Grist rounds them up. Obviously not comprehensive, but you’ll notice many are inland. No surprise there.
Meghan Neal, writing for Motherboard:
Sears Holdings, the 120-year old retailer (which now includes Kmart), plans to start converting its struggling and defunct department stores into data centers, Data Center Knowledge reported today. A new unit of the company, Ubiquity Critical Environments, will lead the charge.
In 1991 Congress passed the Intermodal Surface Transportation Efficiency Act, which authorized $650 million to be spent over the course of the next six years on developing the technology that would be needed for driverless cars running on an automated highway. The vision was admittedly bold, seeing as how primitive all of the components needed for such a system were at that time. Even consumer GPS technology — which today we take for granted in our phones and vehicles — wasn’t a reality in the early 1990s.
Winifred Bird, reporting for Yale e360:
The roots of the coastal land-use debate go deep. People first began moving from higher elevations down toward Japan’s seashore, which offered rare expanses of flat land, at the beginning of the Edo period (1603-1868), Seino says. “Over a period of 400 years Japanese moved further and further into these dangerous areas, as modernization allowed for more public works projects,” she explains. “[Today], by law, the land management concept is to claim everything down to the high-tide line as human territory.”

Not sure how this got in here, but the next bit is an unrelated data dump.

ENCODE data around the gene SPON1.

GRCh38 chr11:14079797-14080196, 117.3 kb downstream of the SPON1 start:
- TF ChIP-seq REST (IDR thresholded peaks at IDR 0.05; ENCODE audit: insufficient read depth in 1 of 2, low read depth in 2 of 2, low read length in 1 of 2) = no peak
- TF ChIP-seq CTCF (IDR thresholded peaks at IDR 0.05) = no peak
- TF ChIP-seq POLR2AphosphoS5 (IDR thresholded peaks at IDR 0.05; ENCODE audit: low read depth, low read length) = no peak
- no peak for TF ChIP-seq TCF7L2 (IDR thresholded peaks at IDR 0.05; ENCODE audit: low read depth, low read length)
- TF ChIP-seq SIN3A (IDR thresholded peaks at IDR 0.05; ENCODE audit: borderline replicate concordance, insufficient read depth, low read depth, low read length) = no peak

It’s a stark contrast to the many hills that dot the costal plains, which stood out stood out on my recent trip as largely free of development.
Roughly 70 percent of Americans say global warming should be a priority for President Obama and Congress and 61 percent support requiring fossil fuel companies to pay a carbon tax that would be used to help reduce the national debt, according to a new survey by the Yale Project on Climate Change Communication.
My guess? Congress.
Damian Carrington, reporting for The Guardian:
An unprecedented stocktake of UK wildlife has revealed that most species are struggling and that one in three have halved in number in the past half century. The unique report, based on scientific analysis of tens of millions of observations from volunteers, shows that from woodland to farmland and from freshwater streams to the sea, many animals, birds, insects, fish and plants are in trouble.
With large threats like climate change looming, it’s easy to forget about collapsing biodiversity. But that doesn’t mean we should ignore it.
It’s been nearly a year and a half since I’ve taken a break from near-daily blogging, and we all need some time off eventually. I’ll be spending a little over a week in Japan, where nearly 130 million people live along thin slivers of coastline. I’m very much looking forward to it. When I return, I’m sure I’ll be chock full of new perspectives on density.
Ian Sample, reporting for the Guardian: